A SURVEY OF THE CRIMINAL JURISPRUDENCE FOR COMBATING FOOD ADULTERATION IN NIGERIA AND INDIA

Gladys Uzoamaka EZE

Abstract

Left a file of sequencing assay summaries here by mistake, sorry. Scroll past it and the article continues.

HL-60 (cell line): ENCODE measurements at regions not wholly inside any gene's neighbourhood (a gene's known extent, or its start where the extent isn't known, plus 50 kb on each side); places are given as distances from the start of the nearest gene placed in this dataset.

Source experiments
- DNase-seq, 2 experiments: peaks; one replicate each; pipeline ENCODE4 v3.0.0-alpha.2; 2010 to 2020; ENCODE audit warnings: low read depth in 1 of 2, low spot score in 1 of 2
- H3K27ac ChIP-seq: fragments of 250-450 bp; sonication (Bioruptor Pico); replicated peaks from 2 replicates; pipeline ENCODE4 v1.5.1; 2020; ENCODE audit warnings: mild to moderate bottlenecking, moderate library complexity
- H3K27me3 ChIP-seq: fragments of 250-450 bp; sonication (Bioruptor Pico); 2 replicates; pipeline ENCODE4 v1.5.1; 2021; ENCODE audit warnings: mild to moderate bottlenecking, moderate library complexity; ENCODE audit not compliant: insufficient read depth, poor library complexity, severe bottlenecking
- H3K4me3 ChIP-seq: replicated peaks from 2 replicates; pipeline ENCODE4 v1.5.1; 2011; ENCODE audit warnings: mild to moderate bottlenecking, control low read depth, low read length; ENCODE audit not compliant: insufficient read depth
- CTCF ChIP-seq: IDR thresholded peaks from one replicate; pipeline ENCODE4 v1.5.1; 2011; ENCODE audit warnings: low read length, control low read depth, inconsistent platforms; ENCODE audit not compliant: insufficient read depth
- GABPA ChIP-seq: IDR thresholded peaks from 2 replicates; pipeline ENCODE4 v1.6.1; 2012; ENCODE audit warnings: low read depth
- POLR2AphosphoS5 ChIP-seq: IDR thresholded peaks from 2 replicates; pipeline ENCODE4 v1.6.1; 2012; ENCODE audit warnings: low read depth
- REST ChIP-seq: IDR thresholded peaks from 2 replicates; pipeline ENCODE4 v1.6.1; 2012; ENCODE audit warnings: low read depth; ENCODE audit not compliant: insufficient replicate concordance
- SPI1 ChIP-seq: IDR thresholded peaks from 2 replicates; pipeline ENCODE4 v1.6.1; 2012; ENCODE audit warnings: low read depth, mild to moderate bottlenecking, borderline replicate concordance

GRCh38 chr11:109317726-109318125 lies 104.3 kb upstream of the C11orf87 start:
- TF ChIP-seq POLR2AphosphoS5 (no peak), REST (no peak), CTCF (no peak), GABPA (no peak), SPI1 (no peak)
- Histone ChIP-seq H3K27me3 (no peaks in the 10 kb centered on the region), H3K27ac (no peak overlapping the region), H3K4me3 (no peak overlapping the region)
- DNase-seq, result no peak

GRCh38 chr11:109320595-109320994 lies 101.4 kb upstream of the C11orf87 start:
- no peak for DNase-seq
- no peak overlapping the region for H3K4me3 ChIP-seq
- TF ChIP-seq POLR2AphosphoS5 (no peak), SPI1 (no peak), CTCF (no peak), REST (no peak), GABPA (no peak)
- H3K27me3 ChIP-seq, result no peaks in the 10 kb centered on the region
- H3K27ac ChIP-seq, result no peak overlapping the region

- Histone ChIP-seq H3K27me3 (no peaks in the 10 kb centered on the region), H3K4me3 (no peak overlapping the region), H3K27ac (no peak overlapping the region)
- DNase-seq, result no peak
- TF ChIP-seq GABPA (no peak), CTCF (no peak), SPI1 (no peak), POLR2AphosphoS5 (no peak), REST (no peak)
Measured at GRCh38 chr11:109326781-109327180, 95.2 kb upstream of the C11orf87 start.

Food adulteration is a global problem and is a growing phenomenon. A successful attack on the food supply chain could result in significant morbidity and mortality, economic and trade consequences, a strain on public health systems and political instability. Different countries of the world have made laws for checkmating the monster of food adulteration. These countries include Nigeria and India. This paper attempts a comparative appraisal of the legal framework for combating food adulteration in Nigeria and India. The paper found that the inclusion of raw and unprocessed foods in the legal definition of food in India affords India a better platform for combating food adulteration. The paper also found that India has an extensive institutional framework for the implementation of laws geared towards the combating of food adulteration. The paper further found that both countries did not make any provision in their laws for combating adulteration of food sold and bought on the internet. Similarly, there was no provision for traceability of food items sold in the market in the laws of both countries. Although, Nigeria has some lessons to draw from the Indian legal framework for combating food adulteration, like Nigeria however, India is also missing out some of the new perspectives on effective legal regime for combating food adulteration.

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